Extended Cut DVD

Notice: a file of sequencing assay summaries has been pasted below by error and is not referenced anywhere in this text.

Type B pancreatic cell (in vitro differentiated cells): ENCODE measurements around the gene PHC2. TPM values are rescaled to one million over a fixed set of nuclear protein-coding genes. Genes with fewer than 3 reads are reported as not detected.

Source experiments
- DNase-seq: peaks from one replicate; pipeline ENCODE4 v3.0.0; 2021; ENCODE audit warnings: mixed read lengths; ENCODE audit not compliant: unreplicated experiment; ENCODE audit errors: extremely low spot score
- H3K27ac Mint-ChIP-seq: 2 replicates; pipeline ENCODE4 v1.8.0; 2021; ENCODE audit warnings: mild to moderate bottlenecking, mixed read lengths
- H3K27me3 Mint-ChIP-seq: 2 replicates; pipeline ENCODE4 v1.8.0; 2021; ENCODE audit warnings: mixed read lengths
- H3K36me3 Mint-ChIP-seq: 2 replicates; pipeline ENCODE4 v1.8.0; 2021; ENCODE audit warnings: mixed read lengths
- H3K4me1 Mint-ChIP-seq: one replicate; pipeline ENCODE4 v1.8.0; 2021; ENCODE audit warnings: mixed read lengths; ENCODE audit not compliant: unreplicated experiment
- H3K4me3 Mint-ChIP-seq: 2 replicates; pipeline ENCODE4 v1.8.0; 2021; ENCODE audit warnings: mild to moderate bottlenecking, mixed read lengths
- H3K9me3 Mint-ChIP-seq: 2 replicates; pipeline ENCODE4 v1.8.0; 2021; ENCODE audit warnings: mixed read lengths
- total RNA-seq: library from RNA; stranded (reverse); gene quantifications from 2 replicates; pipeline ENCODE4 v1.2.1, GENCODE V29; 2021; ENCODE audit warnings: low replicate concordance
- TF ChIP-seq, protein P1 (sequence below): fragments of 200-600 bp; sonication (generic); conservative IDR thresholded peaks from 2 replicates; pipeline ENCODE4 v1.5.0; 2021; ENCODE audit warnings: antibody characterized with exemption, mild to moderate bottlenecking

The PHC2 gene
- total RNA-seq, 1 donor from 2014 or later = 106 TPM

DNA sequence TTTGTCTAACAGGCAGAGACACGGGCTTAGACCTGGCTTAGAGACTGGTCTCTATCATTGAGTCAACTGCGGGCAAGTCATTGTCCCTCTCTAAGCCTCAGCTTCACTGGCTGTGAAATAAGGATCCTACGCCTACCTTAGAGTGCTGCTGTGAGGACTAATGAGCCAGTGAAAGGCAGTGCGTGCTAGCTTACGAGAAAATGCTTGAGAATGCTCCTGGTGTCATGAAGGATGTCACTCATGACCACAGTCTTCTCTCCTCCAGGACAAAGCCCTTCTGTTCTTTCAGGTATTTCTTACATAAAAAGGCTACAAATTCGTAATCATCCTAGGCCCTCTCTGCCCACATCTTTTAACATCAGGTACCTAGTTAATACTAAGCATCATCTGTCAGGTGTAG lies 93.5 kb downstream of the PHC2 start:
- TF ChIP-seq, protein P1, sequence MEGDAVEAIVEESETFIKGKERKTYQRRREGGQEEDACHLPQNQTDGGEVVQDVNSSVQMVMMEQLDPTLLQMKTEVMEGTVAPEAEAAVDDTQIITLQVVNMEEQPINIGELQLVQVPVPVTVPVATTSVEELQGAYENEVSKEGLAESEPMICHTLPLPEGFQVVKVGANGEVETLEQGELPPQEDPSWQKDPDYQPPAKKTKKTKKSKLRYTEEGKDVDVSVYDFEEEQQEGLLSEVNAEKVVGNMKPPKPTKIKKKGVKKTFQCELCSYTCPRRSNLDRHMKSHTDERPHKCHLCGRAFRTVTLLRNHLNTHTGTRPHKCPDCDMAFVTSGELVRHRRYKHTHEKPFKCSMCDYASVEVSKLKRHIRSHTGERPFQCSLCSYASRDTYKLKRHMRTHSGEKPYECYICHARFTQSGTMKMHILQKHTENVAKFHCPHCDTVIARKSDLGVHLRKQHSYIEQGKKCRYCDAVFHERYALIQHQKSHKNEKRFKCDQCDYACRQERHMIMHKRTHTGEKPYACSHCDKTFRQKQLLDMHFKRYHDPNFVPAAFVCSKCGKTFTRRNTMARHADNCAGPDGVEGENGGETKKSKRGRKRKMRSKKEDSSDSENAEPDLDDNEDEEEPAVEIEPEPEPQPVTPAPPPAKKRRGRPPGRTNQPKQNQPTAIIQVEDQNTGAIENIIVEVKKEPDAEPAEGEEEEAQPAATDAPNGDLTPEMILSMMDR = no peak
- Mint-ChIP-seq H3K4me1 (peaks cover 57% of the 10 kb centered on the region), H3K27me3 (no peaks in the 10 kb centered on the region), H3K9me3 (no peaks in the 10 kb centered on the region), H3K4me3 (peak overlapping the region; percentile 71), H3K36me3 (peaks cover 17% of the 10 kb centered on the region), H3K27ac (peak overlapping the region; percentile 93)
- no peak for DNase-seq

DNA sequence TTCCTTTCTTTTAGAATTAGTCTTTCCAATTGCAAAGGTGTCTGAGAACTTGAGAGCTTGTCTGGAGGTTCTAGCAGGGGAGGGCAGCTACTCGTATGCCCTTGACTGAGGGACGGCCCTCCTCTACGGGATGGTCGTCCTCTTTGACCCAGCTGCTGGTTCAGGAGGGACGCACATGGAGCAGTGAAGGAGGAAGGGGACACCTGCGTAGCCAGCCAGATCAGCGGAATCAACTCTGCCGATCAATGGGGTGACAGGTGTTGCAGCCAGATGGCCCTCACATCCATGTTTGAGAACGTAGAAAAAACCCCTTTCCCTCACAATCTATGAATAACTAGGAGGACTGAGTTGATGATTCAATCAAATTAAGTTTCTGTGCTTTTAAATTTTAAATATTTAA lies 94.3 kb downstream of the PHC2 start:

Extended Cut DVD by Timothy Greenfield-Sanders (Director) HBO Home Video, 2006 Review by Christian Perring, Ph.D. on Jun 26th 2007 Volume: 11, Number: 26 In this companion DVD to Timothy Greenfield-Sanders’ book XXX: 30 Porn Star Portraits, we see the making of the photographs, along with interviews with the porn stars, and other talking heads. Greenfield-Sanders does not say much about his motivations, explaining only that he wanted to take some nudes and he thought that porn stars would be comfortable being nude. The porn stars are far more eloquent and open in their feelings about their work. Nina Hartley is especially funny and thoughtful. Some are a little absurd; it is hilarious when Sean Michaels says “when individuals say that ‘oh yeah males are just a prop in the adult industry’ that’s like American society taking school teachers and not paying them what they are worth.” The talking heads are more intellectual but they don’t necessarily make any more sense. Gore Vidal is a little pretentious, saying “boys were created to squirt as often as possible to fructify an egg; girls are there to take nine months to lay an egg an they have to be slightly thoughtful about what they are doing” John Waters is far more charming and funny. The general tone of the documentary is enthusiastic about porn, yet it also acknowledges negative aspects. The porn stars talk about whether they would want their children to grow up to have sex for money, but they also talk about their families and sometimes difficult relationships with parents, and the difficulty in sustaining relationships. But for the most part they say that their lives are better for their decision to work in the industry. Some say that the sex they have on camera is part of their own sexual life, and that they have exhibitionist cravings. Others say that they don’t even consider what they do on film sex at all. So we get some sense of the complexities and diversity in the reasons why people work in the porn industry. The style of direction borrows much from music videos. Nearly all the way through there is music in the background and the editing is fast. The camera is restless and we see many different people in a quick sequence. We see people undress and pose for the camera, while they talk about their lives in voice over. It is entertaining and informative. There are many DVD extras. We get an hour edited interviews with the talking heads and two hours of bonus footage of the porn stars. While these have been edited, they are far less in the MTV style, so we get people’s comments more in context. These bonus features are more revealing than the documentary itself. We see some photographs that are not included in the book. There are also short films of the openings of the photographic exhibits in Manhattan and Los Angeles, at which see celebrities mixing with porn stars, which is amusing. So while this is a rather glossy look at the porn industry that does not give great insight into the photographer’s mind, it is nicely produced and good value for money. Other DVDs and books provide alternative perspectives for those who find the enthusiasm of Thinking XXX problematic. Christian Perring, Ph.D., is Associate Professor of Philosophy at Dowling College, Long Island. He is also editor of Metapsychology Online Reviews. His main research is on philosophical issues in medicine, psychiatry and psychology.